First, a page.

• The overriding and primary purpose the project is as a learning experience in the methods and procedures of research. 
  • The instructor is fully aware of all aspects of the research project and will take responsibility for overseeing the project and assuring that ethical principles are adhered to in the conduct of those activities. 
  • The project involves minimal risk to subjects (i.e., when “the risks of harm anticipated in the proposed research are not greater considering probability and magnitude, than those ordinarily encountered in daily life or during the performance of routine physical or psychological examinations or tests”). 
  • The project does not involve sensitive topics or confidential information that could place a participant at risk if disclosed. 
  • The project does not involve persons from vulnerable populations as participants. 
  • The project involves the voluntary participation of individuals without any coercion or pressure being placed upon them. The instructor/students have considered whether a consent document should be provided to participants.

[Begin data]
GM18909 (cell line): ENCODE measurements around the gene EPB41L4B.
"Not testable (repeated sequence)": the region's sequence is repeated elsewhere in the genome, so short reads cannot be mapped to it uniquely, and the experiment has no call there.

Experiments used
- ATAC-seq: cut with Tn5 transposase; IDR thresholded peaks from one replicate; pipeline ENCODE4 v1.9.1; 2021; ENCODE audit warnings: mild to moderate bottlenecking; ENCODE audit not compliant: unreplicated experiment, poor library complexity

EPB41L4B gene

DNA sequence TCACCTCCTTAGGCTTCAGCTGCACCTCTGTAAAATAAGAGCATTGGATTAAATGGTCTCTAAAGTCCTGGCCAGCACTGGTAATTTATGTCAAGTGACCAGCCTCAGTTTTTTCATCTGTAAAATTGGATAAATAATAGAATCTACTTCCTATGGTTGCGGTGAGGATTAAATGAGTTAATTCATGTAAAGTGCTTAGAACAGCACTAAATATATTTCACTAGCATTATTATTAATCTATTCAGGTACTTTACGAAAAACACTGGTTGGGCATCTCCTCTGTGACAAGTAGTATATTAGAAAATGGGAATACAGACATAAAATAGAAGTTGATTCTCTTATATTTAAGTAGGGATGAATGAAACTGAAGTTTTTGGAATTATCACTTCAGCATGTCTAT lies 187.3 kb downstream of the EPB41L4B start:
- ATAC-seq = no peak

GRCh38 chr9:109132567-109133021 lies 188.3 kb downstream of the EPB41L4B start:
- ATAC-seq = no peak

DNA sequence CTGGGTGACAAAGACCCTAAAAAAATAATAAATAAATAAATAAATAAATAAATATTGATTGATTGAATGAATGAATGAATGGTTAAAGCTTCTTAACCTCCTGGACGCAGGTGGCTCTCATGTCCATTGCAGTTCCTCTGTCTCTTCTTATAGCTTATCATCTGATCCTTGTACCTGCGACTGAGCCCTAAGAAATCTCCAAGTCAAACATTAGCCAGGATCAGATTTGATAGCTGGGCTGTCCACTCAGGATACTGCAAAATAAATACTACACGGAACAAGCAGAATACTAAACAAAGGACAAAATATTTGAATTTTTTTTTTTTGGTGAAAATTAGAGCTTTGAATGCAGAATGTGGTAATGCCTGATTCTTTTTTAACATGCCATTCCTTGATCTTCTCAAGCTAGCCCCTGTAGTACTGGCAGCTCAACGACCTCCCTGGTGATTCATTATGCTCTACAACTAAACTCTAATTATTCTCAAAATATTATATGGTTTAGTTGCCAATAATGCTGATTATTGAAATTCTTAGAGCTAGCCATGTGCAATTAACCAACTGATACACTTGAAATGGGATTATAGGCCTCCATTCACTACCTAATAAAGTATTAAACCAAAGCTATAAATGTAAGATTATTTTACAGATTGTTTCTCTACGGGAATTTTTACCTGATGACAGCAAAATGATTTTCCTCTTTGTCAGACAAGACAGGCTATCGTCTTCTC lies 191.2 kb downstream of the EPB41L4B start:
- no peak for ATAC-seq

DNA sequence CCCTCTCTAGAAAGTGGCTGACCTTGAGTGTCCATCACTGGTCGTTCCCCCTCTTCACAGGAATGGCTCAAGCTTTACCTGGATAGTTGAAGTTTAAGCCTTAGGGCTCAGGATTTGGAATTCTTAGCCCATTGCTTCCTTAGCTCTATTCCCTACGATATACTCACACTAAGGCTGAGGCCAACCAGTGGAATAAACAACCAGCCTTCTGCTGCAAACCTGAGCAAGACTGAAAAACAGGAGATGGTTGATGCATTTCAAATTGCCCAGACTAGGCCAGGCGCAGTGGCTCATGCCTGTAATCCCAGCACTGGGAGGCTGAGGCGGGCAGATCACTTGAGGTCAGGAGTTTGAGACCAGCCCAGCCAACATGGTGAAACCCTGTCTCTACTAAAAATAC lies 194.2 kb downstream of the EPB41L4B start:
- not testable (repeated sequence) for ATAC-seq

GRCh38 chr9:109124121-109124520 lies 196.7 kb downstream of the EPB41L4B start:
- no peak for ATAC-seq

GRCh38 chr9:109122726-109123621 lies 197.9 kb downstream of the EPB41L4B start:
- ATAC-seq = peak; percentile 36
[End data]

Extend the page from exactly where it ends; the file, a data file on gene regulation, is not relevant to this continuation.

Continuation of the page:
Red Flags 

  • The project’s activities expose participants to more than “minimal risk” (minimal risk means no more risk than everyday life). 
  • The project involves sensitive/private information such as sexual attitudes or behaviors, illegal behaviors, and/or the use of alcohol or drugs. 
  • The project uses vulnerable populations (e.g., children under the age of 18, institutionalized persons, prisoners, persons who are “decisionally” impaired, etc.) 
  • Results of the project activities or data collected are recorded in such a way that the subjects are identifiable (images in videotapes or photographs and voices on audiotape are identifiable).